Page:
The Wikipedia page for Oar Folkjokeopus notes it was a popular hangout for members of local bands such as Hüsker Dü, The Replacements, the Suicide Commandos, Soul Asylum and many more. Martin Keller, writer for the Minneapolis City Pages, said about Oar Folk: “A lot of people trace the whole rock scene (in the Twin Cities) to Oar Folk. …You’d always run into [Peter] Jesperson there because he worked the counter most days. [Bob] Mould was in and out on a regular basis. It was a real nice hangout.” Lori Barbero, drummer for Babes in Toyland said concerning the store, “I have about 8,000 records, and I bought 7,000 of them at Oar Folk.” Grant Hart of Hüsker Dü was not so fond of the store: “Oar Folk had a real snobbish attitude. It was a place to be condescended to.” There is a lot of mythology about the condescension of record store clerks in general. Jeff Severns Guntzel, writing in City Pages, quotes Bob Mould (Hüsker Dü, Sugar) in an interview for Gay.com, in response to a question about the record store subculture of the late 1970s and 1980s: “It was a different culture and a different time. I think the sadness sets in for me when I consider the ritual of having to get a job to make money, to get on the bus to go to the record store, to spend time reading about music—buy the right records, going to the counter and hoping they don’t sneer at you when you bring the record up. That whole thing added value to the process and to the music, made it more valuable as an experience. You had to really work for it, and you had to study …” Jeff himself adds, “It’s kind of silly, but I always kind of liked the challenge of not making the counter clerk sneer at my purchases. It made me sharp—made me dig a little deeper. It never meant I didn’t buy what I came for, but it did often mean I threw a little something extra in. To this day my record collection is full of those little somethings, and I’m glad for it …”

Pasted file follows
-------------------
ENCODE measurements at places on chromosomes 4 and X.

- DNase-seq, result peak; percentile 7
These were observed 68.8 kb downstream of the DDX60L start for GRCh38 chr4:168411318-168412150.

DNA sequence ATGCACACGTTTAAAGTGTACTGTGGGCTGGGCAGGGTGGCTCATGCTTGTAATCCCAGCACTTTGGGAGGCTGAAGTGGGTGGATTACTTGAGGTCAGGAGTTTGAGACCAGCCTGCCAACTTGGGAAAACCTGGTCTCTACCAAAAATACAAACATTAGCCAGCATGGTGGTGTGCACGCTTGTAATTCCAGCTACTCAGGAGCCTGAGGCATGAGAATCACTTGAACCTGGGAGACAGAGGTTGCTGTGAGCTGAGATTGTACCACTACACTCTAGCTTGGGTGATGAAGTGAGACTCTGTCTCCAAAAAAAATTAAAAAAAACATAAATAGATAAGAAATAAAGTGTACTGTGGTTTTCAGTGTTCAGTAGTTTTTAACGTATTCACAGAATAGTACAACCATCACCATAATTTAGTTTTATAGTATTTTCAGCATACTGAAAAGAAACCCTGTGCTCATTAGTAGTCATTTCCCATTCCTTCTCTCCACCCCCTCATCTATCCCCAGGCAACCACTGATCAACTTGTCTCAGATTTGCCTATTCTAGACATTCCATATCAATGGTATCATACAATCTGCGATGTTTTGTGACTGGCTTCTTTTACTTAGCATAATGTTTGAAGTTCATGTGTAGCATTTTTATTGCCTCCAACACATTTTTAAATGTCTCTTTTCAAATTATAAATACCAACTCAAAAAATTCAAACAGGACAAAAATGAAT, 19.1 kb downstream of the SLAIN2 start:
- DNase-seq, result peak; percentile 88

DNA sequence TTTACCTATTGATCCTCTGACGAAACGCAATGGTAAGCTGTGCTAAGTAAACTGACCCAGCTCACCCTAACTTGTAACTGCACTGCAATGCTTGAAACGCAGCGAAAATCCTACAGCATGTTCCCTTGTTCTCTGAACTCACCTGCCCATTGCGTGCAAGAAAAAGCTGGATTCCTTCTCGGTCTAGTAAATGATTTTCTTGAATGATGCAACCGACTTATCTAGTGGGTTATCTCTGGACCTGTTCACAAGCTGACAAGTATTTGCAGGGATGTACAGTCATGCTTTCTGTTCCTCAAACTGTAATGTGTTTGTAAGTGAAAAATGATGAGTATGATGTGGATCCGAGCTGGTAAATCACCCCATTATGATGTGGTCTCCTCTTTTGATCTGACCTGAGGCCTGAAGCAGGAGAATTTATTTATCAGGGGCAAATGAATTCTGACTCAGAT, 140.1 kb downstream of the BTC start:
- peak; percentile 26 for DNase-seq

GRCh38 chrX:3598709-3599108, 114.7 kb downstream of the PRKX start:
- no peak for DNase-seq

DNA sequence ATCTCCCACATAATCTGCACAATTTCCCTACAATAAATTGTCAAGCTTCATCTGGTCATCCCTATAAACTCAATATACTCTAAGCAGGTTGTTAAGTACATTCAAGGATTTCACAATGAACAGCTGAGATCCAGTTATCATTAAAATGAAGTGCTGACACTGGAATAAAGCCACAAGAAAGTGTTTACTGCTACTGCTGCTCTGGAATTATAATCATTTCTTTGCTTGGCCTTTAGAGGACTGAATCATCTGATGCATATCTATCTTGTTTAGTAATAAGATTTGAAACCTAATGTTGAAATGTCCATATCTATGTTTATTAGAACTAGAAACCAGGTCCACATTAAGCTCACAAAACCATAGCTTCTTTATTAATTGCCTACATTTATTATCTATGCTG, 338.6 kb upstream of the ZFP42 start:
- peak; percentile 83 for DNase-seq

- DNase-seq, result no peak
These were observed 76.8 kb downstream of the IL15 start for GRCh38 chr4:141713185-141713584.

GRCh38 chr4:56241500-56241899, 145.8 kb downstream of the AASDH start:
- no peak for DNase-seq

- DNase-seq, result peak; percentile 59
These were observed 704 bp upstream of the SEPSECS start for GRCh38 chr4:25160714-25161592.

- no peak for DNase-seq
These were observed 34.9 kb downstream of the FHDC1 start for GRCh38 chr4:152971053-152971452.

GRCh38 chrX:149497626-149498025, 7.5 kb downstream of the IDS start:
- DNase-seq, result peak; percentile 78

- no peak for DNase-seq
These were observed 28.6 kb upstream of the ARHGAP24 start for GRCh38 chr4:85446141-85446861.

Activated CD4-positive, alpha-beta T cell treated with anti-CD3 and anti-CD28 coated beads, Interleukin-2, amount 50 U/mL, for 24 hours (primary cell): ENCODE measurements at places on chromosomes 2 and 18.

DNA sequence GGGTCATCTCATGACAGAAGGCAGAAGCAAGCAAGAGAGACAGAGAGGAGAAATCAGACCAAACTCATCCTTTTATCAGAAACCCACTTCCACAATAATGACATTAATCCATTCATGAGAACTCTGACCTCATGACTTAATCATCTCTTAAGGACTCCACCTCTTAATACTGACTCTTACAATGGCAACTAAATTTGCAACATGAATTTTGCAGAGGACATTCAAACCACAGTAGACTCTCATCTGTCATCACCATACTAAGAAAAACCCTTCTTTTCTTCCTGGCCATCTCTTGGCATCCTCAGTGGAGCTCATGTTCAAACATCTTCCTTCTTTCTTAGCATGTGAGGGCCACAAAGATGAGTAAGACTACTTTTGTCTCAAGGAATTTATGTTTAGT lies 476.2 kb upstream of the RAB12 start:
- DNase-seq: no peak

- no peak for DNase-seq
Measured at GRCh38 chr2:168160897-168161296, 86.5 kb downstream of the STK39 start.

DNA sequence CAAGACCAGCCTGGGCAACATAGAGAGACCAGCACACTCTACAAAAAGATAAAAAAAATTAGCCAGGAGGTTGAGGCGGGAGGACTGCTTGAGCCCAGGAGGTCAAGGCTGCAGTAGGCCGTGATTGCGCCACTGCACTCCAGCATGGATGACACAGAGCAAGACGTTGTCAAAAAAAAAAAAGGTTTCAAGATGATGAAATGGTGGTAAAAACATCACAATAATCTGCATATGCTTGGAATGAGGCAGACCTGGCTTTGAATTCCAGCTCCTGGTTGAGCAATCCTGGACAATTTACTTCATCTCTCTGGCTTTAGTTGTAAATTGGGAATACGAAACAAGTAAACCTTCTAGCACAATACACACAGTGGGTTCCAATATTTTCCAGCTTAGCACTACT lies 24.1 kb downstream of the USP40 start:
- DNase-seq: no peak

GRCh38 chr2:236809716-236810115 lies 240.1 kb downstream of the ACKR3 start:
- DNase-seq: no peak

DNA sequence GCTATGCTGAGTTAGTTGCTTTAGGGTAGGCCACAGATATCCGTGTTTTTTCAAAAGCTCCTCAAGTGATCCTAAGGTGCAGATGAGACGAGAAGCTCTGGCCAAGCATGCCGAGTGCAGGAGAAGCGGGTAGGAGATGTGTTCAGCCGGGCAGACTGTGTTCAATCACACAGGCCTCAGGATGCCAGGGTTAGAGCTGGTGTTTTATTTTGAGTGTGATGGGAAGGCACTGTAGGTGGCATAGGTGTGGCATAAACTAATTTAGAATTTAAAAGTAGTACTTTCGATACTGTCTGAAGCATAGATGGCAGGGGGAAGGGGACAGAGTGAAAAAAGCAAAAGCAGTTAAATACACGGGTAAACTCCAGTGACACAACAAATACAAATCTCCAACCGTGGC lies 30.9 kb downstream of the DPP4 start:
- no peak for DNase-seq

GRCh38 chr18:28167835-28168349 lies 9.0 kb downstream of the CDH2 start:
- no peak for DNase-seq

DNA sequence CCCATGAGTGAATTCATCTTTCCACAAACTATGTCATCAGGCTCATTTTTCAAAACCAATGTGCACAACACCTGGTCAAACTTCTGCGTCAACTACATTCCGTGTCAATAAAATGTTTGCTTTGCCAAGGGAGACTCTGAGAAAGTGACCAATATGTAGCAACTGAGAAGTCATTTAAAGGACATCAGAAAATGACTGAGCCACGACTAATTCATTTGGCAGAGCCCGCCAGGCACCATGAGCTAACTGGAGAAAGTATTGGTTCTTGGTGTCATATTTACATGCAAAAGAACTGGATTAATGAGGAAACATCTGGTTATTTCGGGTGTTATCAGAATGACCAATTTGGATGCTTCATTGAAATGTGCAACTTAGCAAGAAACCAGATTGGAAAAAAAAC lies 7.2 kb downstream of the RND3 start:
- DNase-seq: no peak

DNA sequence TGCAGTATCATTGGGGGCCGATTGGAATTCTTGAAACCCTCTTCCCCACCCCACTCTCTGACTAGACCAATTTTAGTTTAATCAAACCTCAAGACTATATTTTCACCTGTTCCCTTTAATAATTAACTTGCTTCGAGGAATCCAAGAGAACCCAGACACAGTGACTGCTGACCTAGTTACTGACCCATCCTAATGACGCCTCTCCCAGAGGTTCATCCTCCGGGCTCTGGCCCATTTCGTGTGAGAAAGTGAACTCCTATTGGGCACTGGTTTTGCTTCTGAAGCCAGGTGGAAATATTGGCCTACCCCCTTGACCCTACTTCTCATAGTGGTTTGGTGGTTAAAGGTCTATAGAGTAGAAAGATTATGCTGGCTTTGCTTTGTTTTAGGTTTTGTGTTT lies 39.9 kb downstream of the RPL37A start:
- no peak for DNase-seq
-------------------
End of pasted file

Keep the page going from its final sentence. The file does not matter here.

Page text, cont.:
In 1984, Oarfolkjokeopus was nearly destroyed by a fire. However, it rebuilt, regrouped and reopened in 1985, and it was at this time, as they were re-staffing, that Mark Trehus joined the staff. He was also starting up and running his own record label called Treehouse Records as a pun on his last name. When Sanden decided to leave the business in 2001, he sold Trehus the business but not the name. By this time the record label was dormant, so Trehus used the name for the store, but little else changed. And now, 16 years later, as he approaches his early 60s, he too is semi-retiring and at last the store itself will close.

Treehouse Records will continue to have deep discount sales through the year as it moves toward closing down. You can sign up for the email newsletter to keep abreast of what’s happening. Also, Trehus says he will continue to sell a curated selection of rare vinyl at trade fairs and events, and also to sell online through other web-based means. Trehus owns the space as well, and will continue to own it and exercise control over what types of businesses can inhabit it, so no need for now to worry that it will become a Target Express or something. Nowadays the record store scene is strong and varied across the region, so even though Treehouse Records will be missed, there are plenty of other worthy places where you can take your day-to-day vinyl cravings.

For more information:
Southside Pride also reported on Treehouse Records in August 2014.
“The Twin/Tone Story” and “It Happened at Oar Folkjokeopus” are both available to read online.
Podcast: “The Minneapolis Music Scene: 1975-1980 (Part I)” by MinneCulture at https://beta.prx.org/stories/62831
Photography book: “Heyday: 35 Years of Music in Minneapolis” by Daniel Corrigan

One Comment:

  1. Thank you, Debra, for your accurate and concise article.

Leave a Reply

Your email address will not be published. Required fields are marked *